My memory is fuzzy on this but I remember that it featured a ball of string, several bottle caps, and an artificial rose stapled to a plastic banana. A friend was taking me on a tour of several small Springfield art galleries and since this particular gallery featured an artist who was also a radio talk show host who promoted one of my CD’s I thought I’d drop in for a visit. He was a very large and very happy guy; he sat there overflowing his smallish canvas chair, making friendly conversation with everyone who passed his exhibit of “found art.” The guy had a laugh that absolutely shook the paintings on the wall and although he had hair down past his shoulders, wore pajama bottoms and no socks in freezing weather he seemed an otherwise normal sort of fellow. I really did like him.
So then I found myself standing in front of a friendly friend who was exhibiting art that night that made absolutely no sense to me. What do you say in a situation like that? The guy was perceptive as he looked at me and knew exactly what was in my mind. He said, “You know, you don’t have to understand art to appreciate it.” I nodded as if to agree with him, but frankly I was rolling the idea over in my mind. Is that really true? Can you appreciate art, or anything, that you don’t understand? I guess I could say that about brain surgery or satellite transmission to GPS systems, but shouldn’t a piece of art be at least a little bit self-explanatory? I’ve been known to write plays. Can I write a script that no one understands and still call it good art? When I write a newspaper column and it makes no sense to most readers is it good journalism? I once posed this sort of question to my good friend and prime art expert, Dana Ryan, one of Jacksonville’s most knowledgeable artists and a really cool lady, she said, “Well, some of it is just silly. Even other artists think so.” Okay Dana, that didn’t help me much.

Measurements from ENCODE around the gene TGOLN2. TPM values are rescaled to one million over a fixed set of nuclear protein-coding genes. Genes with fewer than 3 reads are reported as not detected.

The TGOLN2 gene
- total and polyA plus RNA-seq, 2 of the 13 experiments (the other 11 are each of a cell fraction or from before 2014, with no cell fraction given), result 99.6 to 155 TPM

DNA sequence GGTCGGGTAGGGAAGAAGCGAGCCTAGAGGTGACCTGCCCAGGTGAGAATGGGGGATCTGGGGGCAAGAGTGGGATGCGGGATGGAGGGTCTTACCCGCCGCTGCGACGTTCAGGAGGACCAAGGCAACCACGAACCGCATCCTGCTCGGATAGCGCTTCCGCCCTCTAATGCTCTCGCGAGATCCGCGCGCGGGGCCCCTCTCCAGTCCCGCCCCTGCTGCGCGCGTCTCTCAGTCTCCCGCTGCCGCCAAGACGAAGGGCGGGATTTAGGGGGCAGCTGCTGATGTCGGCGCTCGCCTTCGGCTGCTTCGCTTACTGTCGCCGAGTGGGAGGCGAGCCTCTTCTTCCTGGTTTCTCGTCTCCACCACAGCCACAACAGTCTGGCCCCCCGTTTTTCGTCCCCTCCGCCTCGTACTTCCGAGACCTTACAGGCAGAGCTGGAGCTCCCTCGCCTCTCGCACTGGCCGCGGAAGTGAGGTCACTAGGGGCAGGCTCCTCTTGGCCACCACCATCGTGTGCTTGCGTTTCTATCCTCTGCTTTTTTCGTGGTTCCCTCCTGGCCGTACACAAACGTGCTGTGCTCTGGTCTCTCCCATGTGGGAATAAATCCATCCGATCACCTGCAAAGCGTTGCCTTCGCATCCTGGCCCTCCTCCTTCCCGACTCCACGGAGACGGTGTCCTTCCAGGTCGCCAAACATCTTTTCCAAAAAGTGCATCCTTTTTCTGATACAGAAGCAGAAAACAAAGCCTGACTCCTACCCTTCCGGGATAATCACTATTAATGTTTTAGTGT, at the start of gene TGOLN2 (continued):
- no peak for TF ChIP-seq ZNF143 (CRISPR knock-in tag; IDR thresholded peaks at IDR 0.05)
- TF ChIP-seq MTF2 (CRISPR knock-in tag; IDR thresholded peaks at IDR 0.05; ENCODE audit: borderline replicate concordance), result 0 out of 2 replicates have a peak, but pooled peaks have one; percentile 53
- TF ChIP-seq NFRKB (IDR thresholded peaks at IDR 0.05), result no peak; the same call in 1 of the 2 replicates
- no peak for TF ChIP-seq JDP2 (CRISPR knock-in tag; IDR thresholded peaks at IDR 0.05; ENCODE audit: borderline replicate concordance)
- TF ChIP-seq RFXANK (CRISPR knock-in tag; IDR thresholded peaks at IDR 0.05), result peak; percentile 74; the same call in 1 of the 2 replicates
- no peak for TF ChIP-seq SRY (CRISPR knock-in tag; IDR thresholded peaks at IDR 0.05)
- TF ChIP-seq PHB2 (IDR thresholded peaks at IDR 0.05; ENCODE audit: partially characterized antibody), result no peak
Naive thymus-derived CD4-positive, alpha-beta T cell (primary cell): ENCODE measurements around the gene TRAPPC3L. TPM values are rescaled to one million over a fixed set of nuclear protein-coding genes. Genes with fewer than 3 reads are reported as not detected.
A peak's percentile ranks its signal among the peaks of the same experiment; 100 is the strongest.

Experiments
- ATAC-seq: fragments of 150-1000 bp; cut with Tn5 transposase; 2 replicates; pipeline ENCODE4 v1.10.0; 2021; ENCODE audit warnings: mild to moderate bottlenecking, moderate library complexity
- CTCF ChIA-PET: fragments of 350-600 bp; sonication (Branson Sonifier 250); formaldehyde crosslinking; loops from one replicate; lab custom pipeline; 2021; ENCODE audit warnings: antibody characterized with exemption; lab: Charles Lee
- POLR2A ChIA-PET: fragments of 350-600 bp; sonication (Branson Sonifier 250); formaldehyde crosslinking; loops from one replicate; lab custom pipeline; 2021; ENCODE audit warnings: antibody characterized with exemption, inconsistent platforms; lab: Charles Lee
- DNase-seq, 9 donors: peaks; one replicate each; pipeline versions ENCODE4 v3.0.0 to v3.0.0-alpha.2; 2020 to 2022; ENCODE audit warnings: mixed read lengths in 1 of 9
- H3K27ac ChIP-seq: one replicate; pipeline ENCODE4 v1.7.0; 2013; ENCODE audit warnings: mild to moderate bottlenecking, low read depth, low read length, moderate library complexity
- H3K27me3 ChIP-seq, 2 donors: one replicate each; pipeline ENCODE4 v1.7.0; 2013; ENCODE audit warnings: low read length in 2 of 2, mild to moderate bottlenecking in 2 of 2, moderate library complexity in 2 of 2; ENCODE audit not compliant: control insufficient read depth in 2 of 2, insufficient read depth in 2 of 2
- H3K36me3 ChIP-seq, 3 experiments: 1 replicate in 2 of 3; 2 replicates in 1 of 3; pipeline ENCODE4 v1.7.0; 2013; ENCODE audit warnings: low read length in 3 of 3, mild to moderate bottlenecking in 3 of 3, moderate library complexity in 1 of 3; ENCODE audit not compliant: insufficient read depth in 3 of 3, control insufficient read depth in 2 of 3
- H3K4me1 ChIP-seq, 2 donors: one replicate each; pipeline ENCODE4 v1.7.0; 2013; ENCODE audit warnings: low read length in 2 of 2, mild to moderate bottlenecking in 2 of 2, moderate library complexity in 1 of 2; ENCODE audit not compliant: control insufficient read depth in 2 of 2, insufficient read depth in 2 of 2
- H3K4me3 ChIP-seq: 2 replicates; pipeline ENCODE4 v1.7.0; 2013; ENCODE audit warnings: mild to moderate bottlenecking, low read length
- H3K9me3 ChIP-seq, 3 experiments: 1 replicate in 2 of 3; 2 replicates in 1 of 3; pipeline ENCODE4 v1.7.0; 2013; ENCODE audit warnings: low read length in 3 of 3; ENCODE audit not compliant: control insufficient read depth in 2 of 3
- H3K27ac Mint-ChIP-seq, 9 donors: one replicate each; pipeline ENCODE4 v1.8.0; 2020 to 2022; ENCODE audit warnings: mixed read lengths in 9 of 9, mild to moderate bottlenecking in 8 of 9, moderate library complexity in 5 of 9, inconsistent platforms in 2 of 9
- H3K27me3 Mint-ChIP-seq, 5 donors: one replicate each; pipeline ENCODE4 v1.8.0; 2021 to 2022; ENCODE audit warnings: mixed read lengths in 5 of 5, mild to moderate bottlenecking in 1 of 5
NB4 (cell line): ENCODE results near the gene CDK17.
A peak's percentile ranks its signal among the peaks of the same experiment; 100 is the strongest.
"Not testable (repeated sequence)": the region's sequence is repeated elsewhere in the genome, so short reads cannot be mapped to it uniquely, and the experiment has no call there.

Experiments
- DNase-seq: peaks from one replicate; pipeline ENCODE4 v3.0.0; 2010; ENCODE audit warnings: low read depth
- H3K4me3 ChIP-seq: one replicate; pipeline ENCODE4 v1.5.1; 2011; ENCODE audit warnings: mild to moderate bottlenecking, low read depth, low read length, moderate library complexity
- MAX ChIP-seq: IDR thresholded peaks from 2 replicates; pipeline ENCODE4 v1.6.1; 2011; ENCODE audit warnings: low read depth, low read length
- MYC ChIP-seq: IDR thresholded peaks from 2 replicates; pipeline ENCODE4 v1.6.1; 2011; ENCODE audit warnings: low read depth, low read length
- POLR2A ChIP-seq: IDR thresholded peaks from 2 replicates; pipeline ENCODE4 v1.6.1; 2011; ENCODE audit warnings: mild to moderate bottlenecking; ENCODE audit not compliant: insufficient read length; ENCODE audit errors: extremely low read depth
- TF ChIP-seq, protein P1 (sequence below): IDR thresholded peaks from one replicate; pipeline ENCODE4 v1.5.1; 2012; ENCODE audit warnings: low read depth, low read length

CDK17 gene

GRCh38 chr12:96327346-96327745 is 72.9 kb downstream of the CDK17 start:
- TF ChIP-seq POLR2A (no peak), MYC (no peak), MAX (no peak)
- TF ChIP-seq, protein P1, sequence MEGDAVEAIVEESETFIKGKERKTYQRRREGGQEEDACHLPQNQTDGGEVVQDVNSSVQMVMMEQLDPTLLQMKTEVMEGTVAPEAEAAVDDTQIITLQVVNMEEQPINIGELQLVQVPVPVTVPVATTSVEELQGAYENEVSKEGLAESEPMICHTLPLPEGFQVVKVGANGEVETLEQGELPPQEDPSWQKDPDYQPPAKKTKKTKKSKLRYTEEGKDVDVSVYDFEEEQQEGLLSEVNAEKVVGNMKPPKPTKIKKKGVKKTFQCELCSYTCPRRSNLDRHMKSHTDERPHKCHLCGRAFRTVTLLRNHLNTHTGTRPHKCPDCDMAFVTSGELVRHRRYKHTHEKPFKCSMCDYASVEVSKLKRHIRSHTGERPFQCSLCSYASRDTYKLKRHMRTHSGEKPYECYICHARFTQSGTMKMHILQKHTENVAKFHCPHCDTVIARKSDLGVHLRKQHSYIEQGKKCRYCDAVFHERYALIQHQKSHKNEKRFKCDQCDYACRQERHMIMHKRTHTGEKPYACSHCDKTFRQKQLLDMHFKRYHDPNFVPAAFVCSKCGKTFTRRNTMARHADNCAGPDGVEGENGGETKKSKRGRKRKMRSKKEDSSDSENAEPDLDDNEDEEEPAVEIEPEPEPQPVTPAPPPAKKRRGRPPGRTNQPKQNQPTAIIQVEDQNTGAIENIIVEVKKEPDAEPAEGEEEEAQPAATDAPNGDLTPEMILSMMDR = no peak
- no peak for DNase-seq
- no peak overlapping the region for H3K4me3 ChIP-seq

Our town is truly blessed to have an official art gallery plus a few others that keep springing up on a more informal basis here and there, and I try to attend openings at the Strawn Gallery whenever I’m in town. Although the Strawn has regular hours I prefer to attend the official openings since very often the artist him/herself is there to give what’s called a gallery talk. … fifteen minutes of the artist talking about her/his work. Okay, forgive me for a bit of unfair generalization, but in general artists don’t much care to talk about their work, preferring I assume to let the art speak for itself. The problem comes when (at least in my mind) the art doesn’t do much talking. Most artists at these talks will chat a bit about what methods and mediums they use, but they tend to avoid the topic of what they’re trying to say with their art. Between you and I, I’m not much fascinated with talk of acrylic versus oil versus water and where to buy the finest parchment. I want to know what the heck this guy/gal was thinking when he/she painted/sculpted/fired/sketched this thing.
Morley Safer of Sixty Minutes fame once got in a great deal of hot water by proclaiming all modern art to be a severe case of the Emperor having no clothes. I don’t subscribe to that theory since people much more knowledgeable than me tell us otherwise and of course not all art displayed at the Strawn or elsewhere is abstract. In fact, I actually purchased a piece of art at a Strawn show. It was an exhibit by local artist Bob Veness, a rather large watercolor of a country grain elevator with a storm approaching. I really liked the thing so I looked at the price tag and just as I was examining it a lady behind me said, “My God, they’ve got that priced way too low. I’m going to go home to get my checkbook.” So when she left the room I bought the painting that eventually ended up in the boardroom of the Franklin State Bank at the hands of my little brother Keith. I still have visiting rights. All of which is to say that I really do appreciate what art can do for our society and ourselves. Okay, I still wonder if Bob had planted that lady in the gallery that night, but I do like the painting.
I’m glad we have the Strawn as well as the galleries at I.C., Mac, and elsewhere, and I’m glad that I don’t have to understand the why’s behind every piece displayed. My old neighbor on Ivywood once saw a painting I’d done and asked if I’d do something similar to display in her house. I gladly obliged and years later saw my still life hanging her bathroom. Now that’s an artistic comment that I can understand.